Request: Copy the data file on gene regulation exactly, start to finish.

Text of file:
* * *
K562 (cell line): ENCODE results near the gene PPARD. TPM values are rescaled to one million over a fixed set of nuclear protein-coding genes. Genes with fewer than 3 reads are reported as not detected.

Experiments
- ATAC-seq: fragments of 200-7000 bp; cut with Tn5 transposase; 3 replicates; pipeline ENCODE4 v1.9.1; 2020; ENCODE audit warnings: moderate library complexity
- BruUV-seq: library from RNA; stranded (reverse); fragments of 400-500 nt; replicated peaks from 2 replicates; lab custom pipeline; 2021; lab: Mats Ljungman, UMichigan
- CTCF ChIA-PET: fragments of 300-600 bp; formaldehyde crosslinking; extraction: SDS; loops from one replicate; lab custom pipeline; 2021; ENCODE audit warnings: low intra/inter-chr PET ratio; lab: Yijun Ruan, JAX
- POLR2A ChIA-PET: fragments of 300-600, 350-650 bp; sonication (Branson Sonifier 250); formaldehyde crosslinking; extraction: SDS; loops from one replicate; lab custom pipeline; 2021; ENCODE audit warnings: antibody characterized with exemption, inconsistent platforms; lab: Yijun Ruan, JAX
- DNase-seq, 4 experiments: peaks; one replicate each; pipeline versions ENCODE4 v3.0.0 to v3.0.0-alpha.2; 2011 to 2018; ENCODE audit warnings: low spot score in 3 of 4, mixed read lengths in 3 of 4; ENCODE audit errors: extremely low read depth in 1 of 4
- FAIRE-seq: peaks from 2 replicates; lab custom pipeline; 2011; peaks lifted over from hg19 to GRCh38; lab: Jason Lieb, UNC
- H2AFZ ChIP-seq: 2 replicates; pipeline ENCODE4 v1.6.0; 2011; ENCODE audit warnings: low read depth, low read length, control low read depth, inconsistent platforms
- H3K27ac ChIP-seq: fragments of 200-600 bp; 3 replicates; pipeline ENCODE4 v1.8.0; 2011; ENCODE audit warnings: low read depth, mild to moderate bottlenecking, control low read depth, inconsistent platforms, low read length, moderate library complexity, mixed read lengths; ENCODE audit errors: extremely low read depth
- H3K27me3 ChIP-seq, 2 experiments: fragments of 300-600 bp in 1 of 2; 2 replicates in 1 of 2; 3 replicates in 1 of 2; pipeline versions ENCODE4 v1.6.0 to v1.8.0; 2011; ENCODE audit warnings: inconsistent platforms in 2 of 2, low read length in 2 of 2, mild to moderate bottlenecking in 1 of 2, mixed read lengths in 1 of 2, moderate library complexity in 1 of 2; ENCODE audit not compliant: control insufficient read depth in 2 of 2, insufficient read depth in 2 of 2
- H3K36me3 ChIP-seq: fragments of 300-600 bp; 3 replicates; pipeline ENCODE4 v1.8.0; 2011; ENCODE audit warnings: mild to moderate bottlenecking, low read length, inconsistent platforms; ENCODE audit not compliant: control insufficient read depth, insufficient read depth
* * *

K562 (cell line): ENCODE results near the gene PPARD. TPM values are rescaled to one million over a fixed set of nuclear protein-coding genes. Genes with fewer than 3 reads are reported as not detected.

Experiments
- ATAC-seq: fragments of 200-7000 bp; cut with Tn5 transposase; 3 replicates; pipeline ENCODE4 v1.9.1; 2020; ENCODE audit warnings: moderate library complexity
- BruUV-seq: library from RNA; stranded (reverse); fragments of 400-500 nt; replicated peaks from 2 replicates; lab custom pipeline; 2021; lab: Mats Ljungman, UMichigan
- CTCF ChIA-PET: fragments of 300-600 bp; formaldehyde crosslinking; extraction: SDS; loops from one replicate; lab custom pipeline; 2021; ENCODE audit warnings: low intra/inter-chr PET ratio; lab: Yijun Ruan, JAX
- POLR2A ChIA-PET: fragments of 300-600, 350-650 bp; sonication (Branson Sonifier 250); formaldehyde crosslinking; extraction: SDS; loops from one replicate; lab custom pipeline; 2021; ENCODE audit warnings: antibody characterized with exemption, inconsistent platforms; lab: Yijun Ruan, JAX
- DNase-seq, 4 experiments: peaks; one replicate each; pipeline versions ENCODE4 v3.0.0 to v3.0.0-alpha.2; 2011 to 2018; ENCODE audit warnings: low spot score in 3 of 4, mixed read lengths in 3 of 4; ENCODE audit errors: extremely low read depth in 1 of 4
- FAIRE-seq: peaks from 2 replicates; lab custom pipeline; 2011; peaks lifted over from hg19 to GRCh38; lab: Jason Lieb, UNC
- H2AFZ ChIP-seq: 2 replicates; pipeline ENCODE4 v1.6.0; 2011; ENCODE audit warnings: low read depth, low read length, control low read depth, inconsistent platforms
- H3K27ac ChIP-seq: fragments of 200-600 bp; 3 replicates; pipeline ENCODE4 v1.8.0; 2011; ENCODE audit warnings: low read depth, mild to moderate bottlenecking, control low read depth, inconsistent platforms, low read length, moderate library complexity, mixed read lengths; ENCODE audit errors: extremely low read depth
- H3K27me3 ChIP-seq, 2 experiments: fragments of 300-600 bp in 1 of 2; 2 replicates in 1 of 2; 3 replicates in 1 of 2; pipeline versions ENCODE4 v1.6.0 to v1.8.0; 2011; ENCODE audit warnings: inconsistent platforms in 2 of 2, low read length in 2 of 2, mild to moderate bottlenecking in 1 of 2, mixed read lengths in 1 of 2, moderate library complexity in 1 of 2; ENCODE audit not compliant: control insufficient read depth in 2 of 2, insufficient read depth in 2 of 2
- H3K36me3 ChIP-seq: fragments of 300-600 bp; 3 replicates; pipeline ENCODE4 v1.8.0; 2011; ENCODE audit warnings: mild to moderate bottlenecking, low read length, inconsistent platforms; ENCODE audit not compliant: control insufficient read depth, insufficient read depth